How to Group By "Nothing" in SQL
How to Group By "Nothing" in SQL
This tutorial explains how to group "nothing" in SQL.
Join the DZone community and get the full member experience.Join For Free
New whitepaper: Database DevOps – 6 Tips for Achieving Continuous Delivery. Discover 6 tips for continuous delivery with Database DevOps in this new whitepaper from Redgate. In 9 pages, it covers version control for databases and configurations, branching and testing, automation, using NuGet packages, and advice for how to start a pioneering Database DevOps project. Also includes further research on the industry-wide state of Database DevOps, how application and database development compare, plus practical steps for bringing DevOps to your database. Read it now free.
The SQL standard knows a lesser known feature called GROUPING SETS. One particular side-effect of that feature is that we can group by "nothing" in SQL. E.g. when querying the Sakila database:
SELECT count(*) FROM film GROUP BY ()
This will yield:
count | ------| 1000 |
What's the point, you're asking? Can't we just omit the
GROUP BY clause? Of course, this will yield the same result:
SELECT count(*) FROM film
Yet, the two versions of the query are subtly different. The latter will always return exactly one row. The former will perform grouping and return all the groups. How is this different? Just add a predicate!
SELECT count(*) FROM film WHERE 1 = 0 GROUP BY (); SELECT count(*) FROM film WHERE 1 = 0;
Now, the first query will produce nothing!
count | ------|
Whereas the second one produces:
count | ------| 0 |
Subtle, eh? Note that unlike DB2, Oracle and SQL Server (which expose the above behavior), PostgreSQL does not produce the above result as it seems to implement the SQL standard (so, always producing a row) as shown by Markus Winand:
IMHO, it's not PostgreSQL doing it wrong, but Oracle and SQL Server.
If GROUP BY is omitted "GROUP BY ()" can be implied (e.g., §7.16 SR16).
GROUP BY () puts all rows into a single group (§7.14 GR 2)
Every group is replaced by one row (§7.16 GR 1b ii)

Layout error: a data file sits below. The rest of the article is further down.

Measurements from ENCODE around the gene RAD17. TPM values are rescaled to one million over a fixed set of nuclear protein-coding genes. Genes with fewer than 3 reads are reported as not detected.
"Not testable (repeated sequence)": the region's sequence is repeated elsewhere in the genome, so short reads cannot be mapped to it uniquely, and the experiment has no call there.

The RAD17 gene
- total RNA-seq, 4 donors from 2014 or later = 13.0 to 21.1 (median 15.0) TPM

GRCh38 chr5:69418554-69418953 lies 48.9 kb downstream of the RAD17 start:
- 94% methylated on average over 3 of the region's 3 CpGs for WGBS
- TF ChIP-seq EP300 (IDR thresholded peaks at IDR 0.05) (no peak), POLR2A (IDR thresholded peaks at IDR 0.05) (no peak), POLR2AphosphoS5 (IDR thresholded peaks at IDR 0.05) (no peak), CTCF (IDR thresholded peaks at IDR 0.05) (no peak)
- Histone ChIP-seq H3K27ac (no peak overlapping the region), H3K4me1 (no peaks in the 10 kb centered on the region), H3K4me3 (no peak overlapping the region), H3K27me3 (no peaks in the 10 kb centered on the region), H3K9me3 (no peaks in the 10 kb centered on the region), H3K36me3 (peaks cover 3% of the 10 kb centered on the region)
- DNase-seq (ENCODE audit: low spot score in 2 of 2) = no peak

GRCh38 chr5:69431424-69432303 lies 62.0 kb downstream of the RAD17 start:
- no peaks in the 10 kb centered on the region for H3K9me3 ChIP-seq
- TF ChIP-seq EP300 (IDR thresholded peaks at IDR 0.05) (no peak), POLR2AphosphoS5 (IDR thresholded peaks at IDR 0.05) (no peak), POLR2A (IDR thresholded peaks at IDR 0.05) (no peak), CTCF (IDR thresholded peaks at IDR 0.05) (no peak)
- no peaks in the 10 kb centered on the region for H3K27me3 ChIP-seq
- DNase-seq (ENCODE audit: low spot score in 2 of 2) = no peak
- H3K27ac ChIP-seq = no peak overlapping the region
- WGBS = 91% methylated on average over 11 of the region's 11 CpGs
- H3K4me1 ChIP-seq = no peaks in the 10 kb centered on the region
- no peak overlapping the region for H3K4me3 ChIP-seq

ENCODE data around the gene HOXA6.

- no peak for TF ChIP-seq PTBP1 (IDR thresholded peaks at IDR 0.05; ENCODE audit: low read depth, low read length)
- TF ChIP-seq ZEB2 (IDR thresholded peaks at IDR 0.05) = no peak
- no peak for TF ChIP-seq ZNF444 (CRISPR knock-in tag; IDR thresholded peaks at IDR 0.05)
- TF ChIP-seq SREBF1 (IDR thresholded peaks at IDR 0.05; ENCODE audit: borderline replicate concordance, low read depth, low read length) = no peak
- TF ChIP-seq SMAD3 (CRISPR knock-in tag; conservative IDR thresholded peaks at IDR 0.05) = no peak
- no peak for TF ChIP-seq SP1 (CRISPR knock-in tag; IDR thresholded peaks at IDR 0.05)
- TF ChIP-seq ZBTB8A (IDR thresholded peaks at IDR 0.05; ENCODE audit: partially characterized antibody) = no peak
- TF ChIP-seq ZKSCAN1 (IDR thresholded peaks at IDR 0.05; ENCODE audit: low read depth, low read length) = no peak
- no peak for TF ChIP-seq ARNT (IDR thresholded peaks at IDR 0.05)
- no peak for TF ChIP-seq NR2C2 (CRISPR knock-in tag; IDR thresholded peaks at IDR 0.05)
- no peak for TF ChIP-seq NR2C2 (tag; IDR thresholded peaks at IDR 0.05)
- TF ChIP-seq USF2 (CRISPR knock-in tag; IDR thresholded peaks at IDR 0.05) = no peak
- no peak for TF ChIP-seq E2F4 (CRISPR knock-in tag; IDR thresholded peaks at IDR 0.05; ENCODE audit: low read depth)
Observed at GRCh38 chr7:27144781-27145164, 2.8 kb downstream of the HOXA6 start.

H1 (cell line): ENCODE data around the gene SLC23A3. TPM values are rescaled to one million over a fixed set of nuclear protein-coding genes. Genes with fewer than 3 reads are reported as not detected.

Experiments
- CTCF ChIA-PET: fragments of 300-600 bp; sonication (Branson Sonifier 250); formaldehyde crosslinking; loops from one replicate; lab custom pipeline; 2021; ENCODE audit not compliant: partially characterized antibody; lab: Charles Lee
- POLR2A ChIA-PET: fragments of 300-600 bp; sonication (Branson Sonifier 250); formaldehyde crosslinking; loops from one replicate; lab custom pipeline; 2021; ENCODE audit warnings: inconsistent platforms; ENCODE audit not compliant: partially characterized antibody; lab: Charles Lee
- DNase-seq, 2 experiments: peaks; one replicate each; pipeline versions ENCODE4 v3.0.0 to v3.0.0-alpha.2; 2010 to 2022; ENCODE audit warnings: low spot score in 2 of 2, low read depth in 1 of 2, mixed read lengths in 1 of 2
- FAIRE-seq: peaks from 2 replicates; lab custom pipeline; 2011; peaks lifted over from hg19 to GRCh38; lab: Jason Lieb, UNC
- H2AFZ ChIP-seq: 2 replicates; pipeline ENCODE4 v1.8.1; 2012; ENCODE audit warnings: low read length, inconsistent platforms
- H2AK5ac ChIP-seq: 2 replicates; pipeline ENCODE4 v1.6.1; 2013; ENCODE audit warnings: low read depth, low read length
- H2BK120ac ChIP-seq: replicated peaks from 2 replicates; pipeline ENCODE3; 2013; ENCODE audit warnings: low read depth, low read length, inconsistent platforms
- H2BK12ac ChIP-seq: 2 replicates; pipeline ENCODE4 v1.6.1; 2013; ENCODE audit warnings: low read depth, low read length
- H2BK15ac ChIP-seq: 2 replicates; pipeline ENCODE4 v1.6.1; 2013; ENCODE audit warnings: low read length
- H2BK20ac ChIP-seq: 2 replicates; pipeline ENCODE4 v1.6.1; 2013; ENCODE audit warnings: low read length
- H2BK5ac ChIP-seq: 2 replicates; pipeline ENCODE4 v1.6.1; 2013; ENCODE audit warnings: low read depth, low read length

(Refs to SQL-2:2016)
- Markus Winand (@MarkusWinand) May 25, 2018
In SQL:1999 (when it was introduced), the
<empty grouping set> was called
<grand total>, akin to a grand total that can be calculated in a Microsoft Excel Pivot Table. It does make more sense for grand totals to always be present in the result, despite the absence of any input data.
What if Your Database Doesn't Support Grouping Sets?
Not all databases support the awesome GROUPING SETS feature. Among the ones supported by jOOQ, these do:
Note that the following databases support a vendor-specific syntax for ROLLUP, which doesn't help with the empty grouping set.
So, can we emulate it for the other databases?
Of course. There are two ways to emulate the empty grouping set:
By Using a Constant
You could try using a constant literal:
SELECT count(*) FROM film WHERE 1 = 0 GROUP BY 'a';
Sometimes, you'll have to tweak the database into thinking it is not a constant literal because it will not accept that:
SELECT count(*) FROM film WHERE 1 = 0 GROUP BY 'a' || 'b';
And if that's also not supported, try wrapping the literal in a subquery:
SELECT count(*) FROM film WHERE 1 = 0 GROUP BY (SELECT 1);
One of the above three syntaxes is usually accepted, by these databases:
By Using a Dummy Table
In rare cases, none of the above works as the database's SQL parser tries to be "clever" and rejects my silly attempts to fool it, but no one can fool me!
Again, Microsoft SQL Data Warehouse — you cannot fool me with your lack of functionality. I want to GROUP BY () (the empty grouping set), and I will! pic.twitter.com/cYePMpL58I
- Lukas Eder (@lukaseder) May 25, 2018
I'll just cross join whatever is in the
FROM clause with a dummy table (akin to an emulation of table dee) and then group by the dummy table's column:
SELECT count(*) FROM film, (SELECT 1 x) dummy WHERE 1 = 0 GROUP BY dummy.x;
This is guaranteed to work, including on these databases:
(needless to say that jOOQ supports this emulation. You can play around with it here: https://www.jooq.org/translate)
Published at DZone with permission of Lukas Eder , DZone MVB. See the original article here.
Opinions expressed by DZone contributors are their own.